This post originally appeared on Matt Weise's blog Outside Your Heaven.
There is a theory in psychology that we go through life looking for surrogates of our parents. Similarly, one can imagine that many of the games we encounter early in our lives are the standards by which we consciously or unconsciously judge games afterward. We perhaps look for the games which shaped our tastes in every new game we play... and are usually disappointed when we don't find what we want.
Looking at the games which shaped us helps us understand why we like certain games and dislike others, or, to be more specific, why we see certain games as inferior versions of other games. I don't think this is anything to be ashamed of, as long as one doesn't pretend there's any objectivity to be hand in this process. We like what we like for complex reasons that were formed reflexively and unconsciously, by our natural gravitation towards certain works of art. Discovering why we gravitate towards some things and not others is a process of self-discovery, and one that is arguably required to intelligent criticism.
The first game I remember playing for any significant amount of time. I have no idea how it shaped by gaming tastes other than being the first time I became genuinely obsessed with a game. I never did finish it.
The fist game I can remember that pulled me into a fictional world. I remember going to Chucky Cheese with my parents and dropping endless quarters on a Play Choice 10 just to play the first level of Super Mario Bros. I don't know why I found it so captivating, but I distinctly remember reality dropping away and be being only aware of what was happening inside the arcade cabinet. It was like reading a book or being underwater.
My first RPG and, interestingly, a twice-translated port of a port. Ultima: Exodus for the NES was a surprisingly faithful re-creation of Richard Garriott's pioneering original. All the Japanese developer (Pony Canyon) did was make it cuter. I didn't think much about it at the time, but my experience with the NES Ultima: Exodus--which was, ironically, my first exposure to "Western"-style open-world RPGs--may have profoundly altered the course of my taste development as I got older. I probably wouldn't have gotten into PC gaming if I hadn't first experienced a taste of it on the NES. I wouldn't have known what Ultima was, so I wouldn't have gone crazy when I saw the Ultima VII box in a PC store a few years later. (VII?! Holy shit! It was like getting a game from THE FUTURE!) To this day I am one of the few people I know who loves both Japanese and Western game design aesthetics about equally, who gets just as excited about Final Fantasy as Ultima, who doesn't regard one as an inferior version of the other. I think this has a lot to do with the fact that my first "Western" game was filtered through Japanese sensibilities.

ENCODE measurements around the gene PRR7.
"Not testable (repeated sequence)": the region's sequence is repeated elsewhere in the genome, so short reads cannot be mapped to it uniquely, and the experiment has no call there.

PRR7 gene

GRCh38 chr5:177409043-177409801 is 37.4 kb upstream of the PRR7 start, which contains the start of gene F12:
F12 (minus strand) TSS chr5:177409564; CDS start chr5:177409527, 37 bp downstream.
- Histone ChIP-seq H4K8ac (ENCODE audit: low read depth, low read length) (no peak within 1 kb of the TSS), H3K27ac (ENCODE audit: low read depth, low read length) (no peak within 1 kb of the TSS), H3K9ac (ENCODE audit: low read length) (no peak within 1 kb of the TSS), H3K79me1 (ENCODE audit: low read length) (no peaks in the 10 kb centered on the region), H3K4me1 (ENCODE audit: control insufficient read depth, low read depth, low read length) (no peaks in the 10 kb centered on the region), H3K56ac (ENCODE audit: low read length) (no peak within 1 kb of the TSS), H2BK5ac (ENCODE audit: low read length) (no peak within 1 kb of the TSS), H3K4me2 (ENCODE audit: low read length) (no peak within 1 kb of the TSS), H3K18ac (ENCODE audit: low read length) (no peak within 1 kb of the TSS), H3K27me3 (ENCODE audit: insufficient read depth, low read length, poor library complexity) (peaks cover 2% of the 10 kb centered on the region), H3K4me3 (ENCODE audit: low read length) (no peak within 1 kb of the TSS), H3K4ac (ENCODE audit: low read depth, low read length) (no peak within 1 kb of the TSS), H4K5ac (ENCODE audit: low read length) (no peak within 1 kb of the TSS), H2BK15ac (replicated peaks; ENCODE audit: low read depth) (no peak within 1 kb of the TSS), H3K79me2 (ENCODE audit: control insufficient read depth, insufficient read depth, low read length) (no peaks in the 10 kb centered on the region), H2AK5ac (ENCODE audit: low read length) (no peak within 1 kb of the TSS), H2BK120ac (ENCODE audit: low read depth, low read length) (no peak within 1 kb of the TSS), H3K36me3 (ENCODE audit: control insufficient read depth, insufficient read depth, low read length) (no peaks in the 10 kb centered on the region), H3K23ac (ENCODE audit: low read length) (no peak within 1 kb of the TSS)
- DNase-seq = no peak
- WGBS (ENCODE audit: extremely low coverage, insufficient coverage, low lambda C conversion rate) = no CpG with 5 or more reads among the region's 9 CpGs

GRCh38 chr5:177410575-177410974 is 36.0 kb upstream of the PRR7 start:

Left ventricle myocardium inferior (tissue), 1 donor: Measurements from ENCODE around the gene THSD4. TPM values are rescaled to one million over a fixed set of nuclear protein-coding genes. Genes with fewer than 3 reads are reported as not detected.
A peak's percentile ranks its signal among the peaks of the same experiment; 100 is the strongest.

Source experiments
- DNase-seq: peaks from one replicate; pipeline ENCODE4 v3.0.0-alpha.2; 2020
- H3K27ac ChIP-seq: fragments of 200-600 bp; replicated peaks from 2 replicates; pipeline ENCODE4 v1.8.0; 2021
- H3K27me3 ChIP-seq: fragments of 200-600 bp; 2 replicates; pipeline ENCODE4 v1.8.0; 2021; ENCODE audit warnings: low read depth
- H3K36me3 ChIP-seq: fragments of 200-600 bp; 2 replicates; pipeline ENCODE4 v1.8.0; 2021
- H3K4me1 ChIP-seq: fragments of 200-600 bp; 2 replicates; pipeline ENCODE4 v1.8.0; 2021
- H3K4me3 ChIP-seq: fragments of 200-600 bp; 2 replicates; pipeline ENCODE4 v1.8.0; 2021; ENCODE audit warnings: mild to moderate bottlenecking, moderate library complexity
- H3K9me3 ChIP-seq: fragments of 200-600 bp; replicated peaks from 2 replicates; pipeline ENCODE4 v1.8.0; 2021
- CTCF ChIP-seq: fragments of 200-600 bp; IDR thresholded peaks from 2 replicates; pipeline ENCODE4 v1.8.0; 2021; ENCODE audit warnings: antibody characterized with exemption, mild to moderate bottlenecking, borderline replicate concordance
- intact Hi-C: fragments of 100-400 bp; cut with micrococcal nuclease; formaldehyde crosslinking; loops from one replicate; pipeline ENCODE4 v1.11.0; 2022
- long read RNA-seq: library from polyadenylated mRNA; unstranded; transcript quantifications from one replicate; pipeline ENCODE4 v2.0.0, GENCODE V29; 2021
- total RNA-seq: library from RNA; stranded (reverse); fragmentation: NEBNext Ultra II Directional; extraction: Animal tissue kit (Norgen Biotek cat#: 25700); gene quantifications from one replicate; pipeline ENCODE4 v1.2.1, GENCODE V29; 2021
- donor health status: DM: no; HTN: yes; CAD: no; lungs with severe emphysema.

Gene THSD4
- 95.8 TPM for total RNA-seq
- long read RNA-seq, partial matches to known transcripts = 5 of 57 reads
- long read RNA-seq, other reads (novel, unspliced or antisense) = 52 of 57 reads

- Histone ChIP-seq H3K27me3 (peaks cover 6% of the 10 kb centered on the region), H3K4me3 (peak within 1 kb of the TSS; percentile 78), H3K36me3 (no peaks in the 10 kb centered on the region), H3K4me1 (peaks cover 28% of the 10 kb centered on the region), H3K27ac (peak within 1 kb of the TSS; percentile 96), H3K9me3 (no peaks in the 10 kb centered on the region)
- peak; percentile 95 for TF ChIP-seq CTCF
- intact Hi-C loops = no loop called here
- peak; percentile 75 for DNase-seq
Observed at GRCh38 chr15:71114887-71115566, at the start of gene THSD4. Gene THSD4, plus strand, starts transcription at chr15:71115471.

Bionic Commando was the first game with a story and characters I really loved. They weren't complex at all, but for some reasons the game's presentation--with game design logic being totally dictated by dramatic logic (and not, as is usually the case, vice versa)--enthralled my friends and I to no end when we were 11. This game is still the reason I never mind an irregular difficulty curve as long as it makes sense story-wise. If the last boss is flesh and blood and I have a bazooka... well... he shouldn't take more than one hit, should he? Certainly not if he's Hitler.